We could for instance group some generic namespaces (and their respective attribues) in a gen partition. And some Namespaces about literature in a lit Partition:

@InOut(3, 22)
object BookstoreDataModel {

  object gen {
    trait Person {
      val name   = oneString
      val gender = oneEnum("male", "female")
    // ..more namespaces in the `gen` partition

  object lit {
    trait Book {
      val title     = oneString
      val author    = one[gen.Person] // ref to namespace in other partition
      val publisher = one[Publisher]  // ref to namespace in this partition
      val cat       = oneEnum("good", "bad")
    trait Publisher {
      val name = oneString
    // ..more namespaces in the `lit` partition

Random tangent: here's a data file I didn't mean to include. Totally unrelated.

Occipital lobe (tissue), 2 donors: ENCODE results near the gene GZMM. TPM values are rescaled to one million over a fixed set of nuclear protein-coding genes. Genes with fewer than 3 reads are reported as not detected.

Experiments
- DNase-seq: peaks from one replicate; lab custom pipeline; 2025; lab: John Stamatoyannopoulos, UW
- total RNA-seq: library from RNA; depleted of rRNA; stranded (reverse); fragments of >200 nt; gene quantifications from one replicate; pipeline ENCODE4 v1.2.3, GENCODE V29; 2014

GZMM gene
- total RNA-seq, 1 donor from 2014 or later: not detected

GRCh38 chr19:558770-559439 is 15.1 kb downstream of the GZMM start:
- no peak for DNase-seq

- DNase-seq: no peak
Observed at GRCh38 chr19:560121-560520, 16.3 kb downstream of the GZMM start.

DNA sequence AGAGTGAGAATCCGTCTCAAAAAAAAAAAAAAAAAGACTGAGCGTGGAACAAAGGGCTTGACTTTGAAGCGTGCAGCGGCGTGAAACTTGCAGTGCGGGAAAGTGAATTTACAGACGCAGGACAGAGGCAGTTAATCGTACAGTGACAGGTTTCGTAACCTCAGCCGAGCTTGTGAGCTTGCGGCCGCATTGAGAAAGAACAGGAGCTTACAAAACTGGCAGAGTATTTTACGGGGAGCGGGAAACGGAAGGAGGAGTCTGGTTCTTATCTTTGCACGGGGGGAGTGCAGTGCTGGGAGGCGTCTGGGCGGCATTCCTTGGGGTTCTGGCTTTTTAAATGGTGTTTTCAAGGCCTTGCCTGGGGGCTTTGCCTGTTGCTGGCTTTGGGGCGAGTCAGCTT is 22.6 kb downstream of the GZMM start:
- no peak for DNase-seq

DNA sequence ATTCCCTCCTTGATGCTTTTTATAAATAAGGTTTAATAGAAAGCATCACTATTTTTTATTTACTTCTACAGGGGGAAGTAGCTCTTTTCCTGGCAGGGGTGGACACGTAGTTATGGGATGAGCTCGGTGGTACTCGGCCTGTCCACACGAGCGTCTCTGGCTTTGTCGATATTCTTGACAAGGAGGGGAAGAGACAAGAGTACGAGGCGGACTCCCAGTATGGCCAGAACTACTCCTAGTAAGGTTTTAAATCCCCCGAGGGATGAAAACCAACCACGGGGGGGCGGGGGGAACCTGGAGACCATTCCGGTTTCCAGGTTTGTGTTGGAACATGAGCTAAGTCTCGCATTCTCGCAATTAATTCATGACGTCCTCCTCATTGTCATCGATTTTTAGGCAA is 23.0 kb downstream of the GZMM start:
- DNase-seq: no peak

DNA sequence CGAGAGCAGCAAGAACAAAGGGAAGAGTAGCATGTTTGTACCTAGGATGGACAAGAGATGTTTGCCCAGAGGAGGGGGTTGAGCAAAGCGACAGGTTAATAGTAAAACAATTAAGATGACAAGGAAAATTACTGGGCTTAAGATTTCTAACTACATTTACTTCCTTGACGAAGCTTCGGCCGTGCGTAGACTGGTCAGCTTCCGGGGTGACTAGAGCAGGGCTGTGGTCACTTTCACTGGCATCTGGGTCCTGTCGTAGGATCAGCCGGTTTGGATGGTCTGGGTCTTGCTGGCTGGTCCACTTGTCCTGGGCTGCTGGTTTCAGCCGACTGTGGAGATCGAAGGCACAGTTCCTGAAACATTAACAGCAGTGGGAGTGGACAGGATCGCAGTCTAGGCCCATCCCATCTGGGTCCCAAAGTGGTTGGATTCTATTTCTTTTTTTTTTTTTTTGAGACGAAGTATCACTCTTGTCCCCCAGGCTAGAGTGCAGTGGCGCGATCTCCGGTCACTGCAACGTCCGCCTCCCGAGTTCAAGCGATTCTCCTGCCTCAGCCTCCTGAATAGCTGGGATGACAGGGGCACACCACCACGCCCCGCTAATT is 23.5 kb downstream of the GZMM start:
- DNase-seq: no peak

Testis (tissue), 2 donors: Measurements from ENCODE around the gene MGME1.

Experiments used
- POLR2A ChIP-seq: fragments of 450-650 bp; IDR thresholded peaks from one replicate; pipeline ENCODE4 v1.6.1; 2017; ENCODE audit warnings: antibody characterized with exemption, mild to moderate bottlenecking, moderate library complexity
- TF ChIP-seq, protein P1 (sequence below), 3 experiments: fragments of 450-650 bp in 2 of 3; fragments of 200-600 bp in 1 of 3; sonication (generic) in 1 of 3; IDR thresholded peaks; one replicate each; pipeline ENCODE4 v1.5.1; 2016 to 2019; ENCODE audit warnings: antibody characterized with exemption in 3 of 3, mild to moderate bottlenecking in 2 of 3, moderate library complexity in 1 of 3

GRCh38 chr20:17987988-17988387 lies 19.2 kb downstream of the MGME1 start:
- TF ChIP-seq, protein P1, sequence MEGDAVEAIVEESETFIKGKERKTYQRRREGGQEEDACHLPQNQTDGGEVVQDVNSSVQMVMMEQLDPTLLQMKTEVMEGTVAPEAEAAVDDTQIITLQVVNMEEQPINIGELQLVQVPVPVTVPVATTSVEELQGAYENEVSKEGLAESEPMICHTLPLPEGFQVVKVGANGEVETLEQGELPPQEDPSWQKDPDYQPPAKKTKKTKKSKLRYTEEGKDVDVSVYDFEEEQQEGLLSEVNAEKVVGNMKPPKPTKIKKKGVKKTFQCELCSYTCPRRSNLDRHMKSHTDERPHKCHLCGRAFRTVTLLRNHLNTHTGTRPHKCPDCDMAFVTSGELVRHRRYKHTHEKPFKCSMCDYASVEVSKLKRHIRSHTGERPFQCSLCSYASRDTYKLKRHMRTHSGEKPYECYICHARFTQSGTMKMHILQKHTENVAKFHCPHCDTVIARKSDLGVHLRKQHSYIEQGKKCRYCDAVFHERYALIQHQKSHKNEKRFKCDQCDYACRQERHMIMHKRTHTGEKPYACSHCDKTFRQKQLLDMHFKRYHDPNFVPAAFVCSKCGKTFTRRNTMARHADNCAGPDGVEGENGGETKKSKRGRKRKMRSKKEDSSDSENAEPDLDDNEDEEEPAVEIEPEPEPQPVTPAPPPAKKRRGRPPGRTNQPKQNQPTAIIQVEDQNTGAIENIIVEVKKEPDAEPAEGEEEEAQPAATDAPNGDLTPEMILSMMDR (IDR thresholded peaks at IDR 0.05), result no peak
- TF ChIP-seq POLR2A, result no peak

Each partition can contain as many namespaces as you want.

Partition names have to be in lowercase and are prepended to the namespaces it contains with an underscore inbetween: ==> ...)

Since Author is already defined as a related namespace we don’t need to prepend the partition name there.

Attribute types

In the Seattle example we saw how attributes are defined by assigning various DSL settings to a named variable:

  • oneString, manyString etc defines cardinality and type of an attribute.
  • oneEnum/manyEnum defines enumerated values (pre-defined words).
  • one[<ReferencedNamespace>] defines a reference to another namespace.

We can define the following types of attributes:

Cardinality-one             Cardinality-many                 Mapped cardinality-many
-------------------         -------------------------        --------------------------------
oneString    : String       manyString    : Set[String]      mapString    : Map[String, String]
oneInt       : Int          manyInt       : Set[Int]         mapInt       : Map[String, Int]